With Republicans eying a takeover of the House and possibly the Senate, talk of repealing the health care law has grown. Last week, House Minority Leader John Boehner vowed to undo the health care law and not fund a single program authorized under it.
"They'll get not one dime from us. Not a dime. There is no fixing this," Boehner told the Cincinnati Examiner in an editorial meeting that addressed his plans should he become leader of the House.
While there are programs under the new law that require discretionary funds from Congress, many of the major overhauls of the system are funded with mandatory spending, and turning back the entire bill would require Republicans to find a way to pay for the estimated $143 billion reduction in federal deficits created by the law. Adding to the complication are aspects of the legislation popular with voters, like the $250 checks to seniors in the Medicare "donut hole" and requirements for insurance companies to offer coverage for dependents 26 and under and for children with pre-existing conditions.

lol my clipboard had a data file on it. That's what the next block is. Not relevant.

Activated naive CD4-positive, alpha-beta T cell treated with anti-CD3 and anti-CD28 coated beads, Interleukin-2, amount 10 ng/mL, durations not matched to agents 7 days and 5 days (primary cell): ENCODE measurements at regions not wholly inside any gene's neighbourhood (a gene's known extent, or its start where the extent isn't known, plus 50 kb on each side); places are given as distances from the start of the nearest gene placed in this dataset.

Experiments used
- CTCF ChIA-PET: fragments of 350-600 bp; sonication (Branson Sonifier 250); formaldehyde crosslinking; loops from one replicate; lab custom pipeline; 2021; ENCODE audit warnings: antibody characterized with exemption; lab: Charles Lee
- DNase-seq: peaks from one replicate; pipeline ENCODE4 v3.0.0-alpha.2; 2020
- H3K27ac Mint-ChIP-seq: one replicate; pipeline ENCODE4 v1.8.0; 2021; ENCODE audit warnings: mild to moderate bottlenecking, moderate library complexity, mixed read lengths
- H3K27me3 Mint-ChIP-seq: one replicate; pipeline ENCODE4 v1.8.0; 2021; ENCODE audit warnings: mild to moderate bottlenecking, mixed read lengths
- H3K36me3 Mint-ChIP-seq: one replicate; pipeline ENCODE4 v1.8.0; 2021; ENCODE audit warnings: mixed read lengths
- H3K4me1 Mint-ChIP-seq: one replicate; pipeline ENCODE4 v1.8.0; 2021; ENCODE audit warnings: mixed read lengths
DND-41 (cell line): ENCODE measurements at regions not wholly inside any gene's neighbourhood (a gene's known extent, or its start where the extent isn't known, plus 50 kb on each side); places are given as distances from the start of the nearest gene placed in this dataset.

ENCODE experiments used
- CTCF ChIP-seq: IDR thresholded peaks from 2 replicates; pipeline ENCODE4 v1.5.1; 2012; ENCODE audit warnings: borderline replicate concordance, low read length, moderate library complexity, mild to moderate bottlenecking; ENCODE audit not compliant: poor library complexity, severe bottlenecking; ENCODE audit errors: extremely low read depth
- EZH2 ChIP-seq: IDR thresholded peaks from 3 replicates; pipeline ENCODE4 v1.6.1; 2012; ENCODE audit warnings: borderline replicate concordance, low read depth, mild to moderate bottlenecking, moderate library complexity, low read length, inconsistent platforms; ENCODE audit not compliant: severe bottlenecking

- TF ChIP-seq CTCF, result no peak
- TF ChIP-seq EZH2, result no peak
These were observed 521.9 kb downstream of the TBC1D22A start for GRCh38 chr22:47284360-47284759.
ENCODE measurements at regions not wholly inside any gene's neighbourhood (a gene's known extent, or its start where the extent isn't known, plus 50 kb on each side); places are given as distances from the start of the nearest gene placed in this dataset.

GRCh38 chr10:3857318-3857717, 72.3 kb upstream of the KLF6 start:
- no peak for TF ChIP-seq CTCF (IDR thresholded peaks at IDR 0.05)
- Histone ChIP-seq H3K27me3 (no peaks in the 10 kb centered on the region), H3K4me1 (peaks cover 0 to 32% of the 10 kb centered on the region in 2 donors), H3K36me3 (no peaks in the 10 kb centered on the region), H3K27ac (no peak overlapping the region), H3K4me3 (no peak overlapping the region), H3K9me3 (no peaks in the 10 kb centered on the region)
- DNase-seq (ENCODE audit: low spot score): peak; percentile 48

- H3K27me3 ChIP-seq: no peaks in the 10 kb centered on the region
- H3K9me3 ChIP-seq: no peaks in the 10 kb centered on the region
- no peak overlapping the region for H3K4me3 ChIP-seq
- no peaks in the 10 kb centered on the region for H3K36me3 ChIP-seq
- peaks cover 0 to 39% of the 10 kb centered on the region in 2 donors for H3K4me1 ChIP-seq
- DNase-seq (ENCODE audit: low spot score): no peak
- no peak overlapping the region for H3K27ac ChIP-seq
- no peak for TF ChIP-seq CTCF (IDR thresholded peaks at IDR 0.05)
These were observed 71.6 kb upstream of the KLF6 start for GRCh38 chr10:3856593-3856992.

Can Republicans make good on their promise to "repeal" the law? What would that look like, and how would they do it?